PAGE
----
Monday, December 17, 2012

Socrates and Virtue

Notes on Plato's Alcibiades and Meno

Near the end of Plato's dialogue, Alcibiades, the following exchange occurs:
"Socrates:  Again, in a ship, if a man were at liberty to do what he chose, but were devoid of mind and excellence in navigation, do you perceive what must happen to him and his fellow-sailors?
Alcibiades:  I do: they must all perish.
Socrates:  And in just the same way, if a state, or any office or authority, is lacking in excellence or virtue, it will be overtaken by failure?
Alcibiades:  It must.
Socrates:  Then it is not despotic power, my admirable Alcibiades, that you ought to secure either to yourself or to the state, if you would be happy, but virtue.
Alcibiades:  That is true." (Alcibiades I, 135a-b)

In this dialogue we see Socrates leading Alcibiades, for whom he is the last lover standing, through a discussion of the importance of self-control to the role of virtue in the pursuit of the happiness for the individual or the city.  Socrates sees the possibility of Alcibiades learning this even as Alcibiades is on the verge of entering the political arena completely unprepared.  
There is a theme that is shared by this dialogue and Plato's Meno.  It is the view of knowing as a process.  The process is elucidated through the Socratic dialectic method that demonstrates to Meno that :
"if the truth of all things that are is always in our soul, then the soul must be immortal; so that you should take heart and, whatever you do not happen to know at the present--that is, what you do not remember--you must endeavor to search out and recollect?" (Meno, 86b)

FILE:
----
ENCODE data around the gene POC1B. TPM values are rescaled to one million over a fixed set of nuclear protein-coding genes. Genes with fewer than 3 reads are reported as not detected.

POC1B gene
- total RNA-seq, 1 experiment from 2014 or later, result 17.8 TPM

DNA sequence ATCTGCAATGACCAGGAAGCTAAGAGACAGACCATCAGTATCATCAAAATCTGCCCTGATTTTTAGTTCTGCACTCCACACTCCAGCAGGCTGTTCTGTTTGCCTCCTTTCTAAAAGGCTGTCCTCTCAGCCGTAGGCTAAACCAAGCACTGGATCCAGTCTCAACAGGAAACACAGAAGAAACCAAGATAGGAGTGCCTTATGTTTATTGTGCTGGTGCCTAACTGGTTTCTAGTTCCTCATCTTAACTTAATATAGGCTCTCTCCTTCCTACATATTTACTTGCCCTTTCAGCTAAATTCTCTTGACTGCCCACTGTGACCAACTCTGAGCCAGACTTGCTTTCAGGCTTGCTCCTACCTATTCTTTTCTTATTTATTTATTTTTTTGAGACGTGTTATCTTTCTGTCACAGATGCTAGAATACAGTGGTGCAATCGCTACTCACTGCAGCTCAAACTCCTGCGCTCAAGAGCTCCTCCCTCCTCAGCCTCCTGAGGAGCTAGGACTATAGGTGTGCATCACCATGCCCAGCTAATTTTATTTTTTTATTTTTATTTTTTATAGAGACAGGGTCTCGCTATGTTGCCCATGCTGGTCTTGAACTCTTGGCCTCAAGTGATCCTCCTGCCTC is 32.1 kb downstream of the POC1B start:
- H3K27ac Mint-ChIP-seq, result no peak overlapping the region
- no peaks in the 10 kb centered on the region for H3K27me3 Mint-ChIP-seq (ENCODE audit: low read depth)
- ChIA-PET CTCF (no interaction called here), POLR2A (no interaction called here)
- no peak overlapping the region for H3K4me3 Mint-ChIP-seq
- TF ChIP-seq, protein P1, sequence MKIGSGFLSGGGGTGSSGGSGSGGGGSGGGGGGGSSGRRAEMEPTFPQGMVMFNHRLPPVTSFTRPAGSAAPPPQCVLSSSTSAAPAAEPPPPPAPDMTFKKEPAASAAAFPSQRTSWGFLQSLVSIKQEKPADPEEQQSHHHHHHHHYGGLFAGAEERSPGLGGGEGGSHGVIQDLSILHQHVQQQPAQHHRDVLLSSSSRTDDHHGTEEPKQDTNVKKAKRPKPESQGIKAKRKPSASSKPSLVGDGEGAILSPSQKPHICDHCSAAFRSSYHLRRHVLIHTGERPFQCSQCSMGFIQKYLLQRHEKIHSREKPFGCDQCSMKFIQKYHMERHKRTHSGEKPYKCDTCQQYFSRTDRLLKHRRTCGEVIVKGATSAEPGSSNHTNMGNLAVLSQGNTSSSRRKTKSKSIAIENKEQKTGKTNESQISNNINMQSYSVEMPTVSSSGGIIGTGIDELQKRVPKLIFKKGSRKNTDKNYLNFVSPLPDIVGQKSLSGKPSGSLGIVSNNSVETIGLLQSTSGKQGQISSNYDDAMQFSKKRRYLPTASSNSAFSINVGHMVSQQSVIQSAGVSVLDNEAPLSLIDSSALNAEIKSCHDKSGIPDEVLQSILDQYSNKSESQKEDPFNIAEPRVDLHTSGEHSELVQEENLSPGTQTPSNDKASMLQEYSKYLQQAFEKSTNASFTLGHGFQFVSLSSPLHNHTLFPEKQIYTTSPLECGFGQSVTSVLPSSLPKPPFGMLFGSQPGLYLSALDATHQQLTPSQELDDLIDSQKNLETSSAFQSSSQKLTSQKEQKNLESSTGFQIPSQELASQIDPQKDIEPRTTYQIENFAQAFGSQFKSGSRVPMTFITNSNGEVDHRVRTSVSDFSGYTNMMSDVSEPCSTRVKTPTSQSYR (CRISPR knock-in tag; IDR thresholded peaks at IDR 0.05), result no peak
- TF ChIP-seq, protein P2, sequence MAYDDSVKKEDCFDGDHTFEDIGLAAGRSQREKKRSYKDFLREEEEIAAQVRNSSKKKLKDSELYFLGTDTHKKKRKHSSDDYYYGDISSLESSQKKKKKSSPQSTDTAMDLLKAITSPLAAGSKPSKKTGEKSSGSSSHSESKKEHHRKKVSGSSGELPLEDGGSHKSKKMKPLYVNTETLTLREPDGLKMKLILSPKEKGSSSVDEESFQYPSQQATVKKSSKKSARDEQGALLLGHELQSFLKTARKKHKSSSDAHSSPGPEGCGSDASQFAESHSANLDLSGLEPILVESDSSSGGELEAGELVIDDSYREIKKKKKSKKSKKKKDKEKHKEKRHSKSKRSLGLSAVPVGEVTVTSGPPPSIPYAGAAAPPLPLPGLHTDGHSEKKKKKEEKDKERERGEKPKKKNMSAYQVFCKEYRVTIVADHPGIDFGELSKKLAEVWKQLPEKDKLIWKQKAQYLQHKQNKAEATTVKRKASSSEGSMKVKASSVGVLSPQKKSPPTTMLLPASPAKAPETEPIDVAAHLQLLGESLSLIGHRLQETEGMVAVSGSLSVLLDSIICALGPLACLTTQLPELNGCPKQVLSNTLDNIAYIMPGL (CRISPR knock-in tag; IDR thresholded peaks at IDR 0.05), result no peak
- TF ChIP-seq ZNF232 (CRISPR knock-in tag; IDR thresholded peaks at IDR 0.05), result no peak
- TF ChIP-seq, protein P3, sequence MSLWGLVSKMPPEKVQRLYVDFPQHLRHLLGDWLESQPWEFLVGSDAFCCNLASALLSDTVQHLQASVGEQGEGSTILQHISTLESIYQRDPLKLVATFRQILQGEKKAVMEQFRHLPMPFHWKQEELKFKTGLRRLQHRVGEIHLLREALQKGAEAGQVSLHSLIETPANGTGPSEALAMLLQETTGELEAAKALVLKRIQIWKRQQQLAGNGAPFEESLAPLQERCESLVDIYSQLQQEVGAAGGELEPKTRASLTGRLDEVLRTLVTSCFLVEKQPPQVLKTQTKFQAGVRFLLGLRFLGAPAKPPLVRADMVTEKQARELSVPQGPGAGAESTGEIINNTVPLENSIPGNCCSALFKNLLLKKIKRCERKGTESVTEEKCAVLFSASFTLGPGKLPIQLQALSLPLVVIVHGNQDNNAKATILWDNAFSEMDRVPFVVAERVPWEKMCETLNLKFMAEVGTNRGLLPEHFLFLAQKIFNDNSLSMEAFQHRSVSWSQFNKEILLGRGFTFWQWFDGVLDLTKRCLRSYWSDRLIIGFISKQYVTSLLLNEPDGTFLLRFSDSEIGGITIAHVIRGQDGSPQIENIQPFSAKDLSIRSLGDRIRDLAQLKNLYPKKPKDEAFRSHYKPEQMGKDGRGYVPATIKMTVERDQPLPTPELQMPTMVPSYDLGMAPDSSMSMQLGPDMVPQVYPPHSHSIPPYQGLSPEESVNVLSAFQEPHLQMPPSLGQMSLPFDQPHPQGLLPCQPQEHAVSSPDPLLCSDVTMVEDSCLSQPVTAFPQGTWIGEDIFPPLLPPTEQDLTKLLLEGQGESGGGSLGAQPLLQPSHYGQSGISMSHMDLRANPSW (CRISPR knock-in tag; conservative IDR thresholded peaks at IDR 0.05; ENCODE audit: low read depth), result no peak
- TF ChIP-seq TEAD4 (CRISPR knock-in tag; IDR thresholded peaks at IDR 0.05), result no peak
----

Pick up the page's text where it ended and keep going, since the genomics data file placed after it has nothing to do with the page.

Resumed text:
The focus is on the search, the process by which we come to knowledge.  This is connected as well with the key importance of self-control:
"Socrates: And can we find any part of the soul that we can call more divine than this, which is the seat of knowledge and thought?
Alcibiades: We cannot.
Socrates: Then this part of her resembles god, and whoever looks at this , and comes to know all that is divine, will gain thereby the best knowledge of himself.
Alcibiades: Apparently.
Socrates: And self-knowledge we admitted to be temperance.
Alcibiades: To be sure." (Alcibiades I, 133c)

In both the dialogues, Meno and Alcibiades,  Plato presents the Socrates that "does not know".  The dialogues are indeterminate and the reader is left without a resolution to the question under discussion.  In Meno this question is stated in the opening when Meno asks if virtue can be taught.  Of course, in the dialogue Socrates leads Meno to the underlying question which must be answered first: namely, what is virtue?  But neither question is answered by the end even though we can learn from the process.  Consider these dialogues as signs of the nature of Socrates and virtue.

Meno in Plato II, translated by W. R. M. Lamb. Loeb Classical Library, 1990 (1924).
Alcibiades in Plato XII, translated by W. R. M. Lamb. Loeb Classical Library, 1986 (1927)

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